Ich grolle?


Taking a popular text from Heine, I would like to set out in some measure my agenda.

Ich grolle nicht, und wenn das Herz auch bricht,
Ewig verlor’nes Lieb! Ich grolle nicht.
Wie du auch strahlst in Diamantenpracht,
Es fällt kein Strahl in deines Herzens Nacht.
Das weiß ich längst.

Ich grolle nicht, und wenn das Herz auch bricht,
Ich sah dich ja im Traum,
Und sah die Nacht in deines Herzens Raum,
Und sah die Schlang’, die dir am Herzen frißt,
Ich sah, mein Lieb, wie sehr du elend bist.

These verses ran through my head briefly during lectures this morning, and I looked to see what it was that was resonating about them. The text is extremely stark, absurdly strong, and very improper; dark sentiments that frighten me rather than attract. Nevertheless, the striking thing about the poem is its evasive nature; the way the slippery Dichter tries to shift the focus away from himself. ‘Ich grolle nich! Ich grolle nicht!’ I am not complaining! Really! She is nasty and is making me think these bad things. It is not my fault, and I am not bitter towards her, even though she does have a black heart. I think though that Heine is pointing us by his repeated denials to the opposite side. He is bitter, and what he is expressing seems to me to be precisely the struggle and confusion of a certain flavour of self-awareness.

Circuitously, the observation is that this double-thinking, self-deceptive way of dealing with our cracks under the plaster is precisely what is occupying me at the moment. Between good character at the bottom and kind actions on the surface, the inner squeeze is on the Bergschrund, the hidden unstable interface between the two.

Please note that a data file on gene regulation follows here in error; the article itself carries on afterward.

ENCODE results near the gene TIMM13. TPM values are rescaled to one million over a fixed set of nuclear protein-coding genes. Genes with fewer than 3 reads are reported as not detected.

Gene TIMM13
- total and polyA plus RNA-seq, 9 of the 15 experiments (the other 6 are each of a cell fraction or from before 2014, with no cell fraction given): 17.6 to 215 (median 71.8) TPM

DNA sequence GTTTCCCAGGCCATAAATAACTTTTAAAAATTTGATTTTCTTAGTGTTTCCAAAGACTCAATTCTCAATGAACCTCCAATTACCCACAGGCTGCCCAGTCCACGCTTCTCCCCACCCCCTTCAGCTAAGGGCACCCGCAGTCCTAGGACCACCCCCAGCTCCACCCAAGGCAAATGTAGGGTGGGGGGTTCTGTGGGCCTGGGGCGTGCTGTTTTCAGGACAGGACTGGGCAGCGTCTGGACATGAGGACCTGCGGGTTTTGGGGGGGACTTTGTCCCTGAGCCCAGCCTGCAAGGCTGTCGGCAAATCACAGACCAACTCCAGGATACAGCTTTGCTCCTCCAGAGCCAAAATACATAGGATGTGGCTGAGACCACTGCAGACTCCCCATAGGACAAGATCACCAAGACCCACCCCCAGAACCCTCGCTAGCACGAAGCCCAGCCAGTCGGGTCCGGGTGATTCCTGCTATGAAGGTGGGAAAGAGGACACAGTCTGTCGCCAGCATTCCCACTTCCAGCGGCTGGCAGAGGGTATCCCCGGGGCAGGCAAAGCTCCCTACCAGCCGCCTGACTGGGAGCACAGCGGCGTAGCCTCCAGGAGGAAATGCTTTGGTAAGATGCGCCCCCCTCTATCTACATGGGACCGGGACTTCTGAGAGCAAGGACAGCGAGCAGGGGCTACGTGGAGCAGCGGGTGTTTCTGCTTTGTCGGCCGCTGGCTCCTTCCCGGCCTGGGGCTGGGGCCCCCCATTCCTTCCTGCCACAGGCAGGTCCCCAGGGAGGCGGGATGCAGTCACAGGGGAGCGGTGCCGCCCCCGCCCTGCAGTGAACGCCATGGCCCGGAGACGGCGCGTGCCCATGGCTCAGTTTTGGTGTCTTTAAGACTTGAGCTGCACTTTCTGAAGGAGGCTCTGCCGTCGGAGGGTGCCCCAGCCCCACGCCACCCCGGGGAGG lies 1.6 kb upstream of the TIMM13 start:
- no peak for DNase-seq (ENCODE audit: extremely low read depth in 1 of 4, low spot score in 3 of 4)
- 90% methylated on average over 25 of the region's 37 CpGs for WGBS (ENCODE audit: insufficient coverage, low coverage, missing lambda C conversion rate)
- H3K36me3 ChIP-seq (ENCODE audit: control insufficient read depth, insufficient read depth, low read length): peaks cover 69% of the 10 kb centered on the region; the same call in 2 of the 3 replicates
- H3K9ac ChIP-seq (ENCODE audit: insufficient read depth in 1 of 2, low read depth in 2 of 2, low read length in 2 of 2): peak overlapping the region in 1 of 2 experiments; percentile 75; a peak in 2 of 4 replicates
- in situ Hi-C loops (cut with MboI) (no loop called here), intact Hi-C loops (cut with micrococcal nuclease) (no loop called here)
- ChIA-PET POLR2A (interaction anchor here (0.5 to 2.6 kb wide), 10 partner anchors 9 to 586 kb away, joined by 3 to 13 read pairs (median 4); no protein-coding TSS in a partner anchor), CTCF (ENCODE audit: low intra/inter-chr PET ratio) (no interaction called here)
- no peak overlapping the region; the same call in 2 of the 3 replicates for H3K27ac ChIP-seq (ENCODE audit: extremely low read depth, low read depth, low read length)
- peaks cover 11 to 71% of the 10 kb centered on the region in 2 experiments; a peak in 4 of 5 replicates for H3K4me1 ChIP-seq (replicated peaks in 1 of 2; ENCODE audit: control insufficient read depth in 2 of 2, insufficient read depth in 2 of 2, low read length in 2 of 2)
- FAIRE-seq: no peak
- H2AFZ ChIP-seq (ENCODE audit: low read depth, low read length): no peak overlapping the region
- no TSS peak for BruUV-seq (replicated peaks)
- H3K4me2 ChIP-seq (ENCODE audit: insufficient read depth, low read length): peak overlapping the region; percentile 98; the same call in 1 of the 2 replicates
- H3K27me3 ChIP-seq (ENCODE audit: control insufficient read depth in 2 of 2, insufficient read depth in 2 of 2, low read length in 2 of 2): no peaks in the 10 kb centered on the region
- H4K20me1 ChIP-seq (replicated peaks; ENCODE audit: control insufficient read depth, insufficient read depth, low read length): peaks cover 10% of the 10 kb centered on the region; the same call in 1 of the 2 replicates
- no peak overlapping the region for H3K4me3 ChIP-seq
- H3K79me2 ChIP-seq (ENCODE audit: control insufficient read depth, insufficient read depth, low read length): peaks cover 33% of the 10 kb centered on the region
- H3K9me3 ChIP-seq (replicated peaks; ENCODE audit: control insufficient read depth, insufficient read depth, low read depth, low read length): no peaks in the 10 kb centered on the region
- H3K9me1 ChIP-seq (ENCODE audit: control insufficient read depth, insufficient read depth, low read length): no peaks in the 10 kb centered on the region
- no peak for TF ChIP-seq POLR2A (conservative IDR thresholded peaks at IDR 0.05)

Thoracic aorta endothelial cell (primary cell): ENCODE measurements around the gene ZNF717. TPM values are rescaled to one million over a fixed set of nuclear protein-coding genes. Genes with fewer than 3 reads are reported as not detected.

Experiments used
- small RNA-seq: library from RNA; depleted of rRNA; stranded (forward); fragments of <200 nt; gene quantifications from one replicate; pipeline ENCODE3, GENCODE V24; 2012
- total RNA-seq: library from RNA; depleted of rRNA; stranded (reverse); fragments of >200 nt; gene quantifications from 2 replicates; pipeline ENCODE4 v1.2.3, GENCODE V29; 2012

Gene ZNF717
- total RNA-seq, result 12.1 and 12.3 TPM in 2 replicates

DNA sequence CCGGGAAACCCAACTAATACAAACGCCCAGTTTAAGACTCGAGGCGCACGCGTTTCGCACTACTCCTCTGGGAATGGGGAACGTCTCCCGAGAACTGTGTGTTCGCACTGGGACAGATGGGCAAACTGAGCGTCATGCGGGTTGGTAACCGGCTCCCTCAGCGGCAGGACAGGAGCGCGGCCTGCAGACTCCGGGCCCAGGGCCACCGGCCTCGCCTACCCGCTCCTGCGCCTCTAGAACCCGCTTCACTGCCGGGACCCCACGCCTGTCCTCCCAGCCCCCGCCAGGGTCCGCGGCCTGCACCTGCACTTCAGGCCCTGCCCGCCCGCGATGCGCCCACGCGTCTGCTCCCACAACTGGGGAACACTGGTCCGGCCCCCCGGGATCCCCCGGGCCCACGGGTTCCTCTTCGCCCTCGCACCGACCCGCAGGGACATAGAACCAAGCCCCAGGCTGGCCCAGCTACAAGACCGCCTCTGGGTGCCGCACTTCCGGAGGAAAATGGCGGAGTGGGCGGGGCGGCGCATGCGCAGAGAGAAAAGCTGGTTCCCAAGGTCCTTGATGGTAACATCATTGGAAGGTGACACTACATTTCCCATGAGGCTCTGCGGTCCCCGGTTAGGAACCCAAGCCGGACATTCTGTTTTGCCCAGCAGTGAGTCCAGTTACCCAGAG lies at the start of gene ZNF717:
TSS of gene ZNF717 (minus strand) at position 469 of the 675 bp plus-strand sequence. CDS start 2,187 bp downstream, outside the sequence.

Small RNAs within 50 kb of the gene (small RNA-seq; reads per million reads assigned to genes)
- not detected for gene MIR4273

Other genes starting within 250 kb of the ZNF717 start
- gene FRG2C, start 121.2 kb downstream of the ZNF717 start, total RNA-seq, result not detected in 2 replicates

The interest is personal, trying to understand the taste of events and shade of months in a way that is not often found in books, but also spans the observation of innumerable conversations with shifting feet and tongues at the corner of the mouth; comparing the language and style of authors; and years of diving deeper into real church.

I am tempted to try and fling together a list of concerns or a build a taxonomy of the emotions I have seen or felt, but the issue is too broad. Meta-mumbling is easy, but when I need to give specifics language leaves me short again. What I can perhaps convey is my hope that, rather with looking narrowly at any one tension like depression or isolation, finding a way to express a deeper work in us will bring glory to Jesus.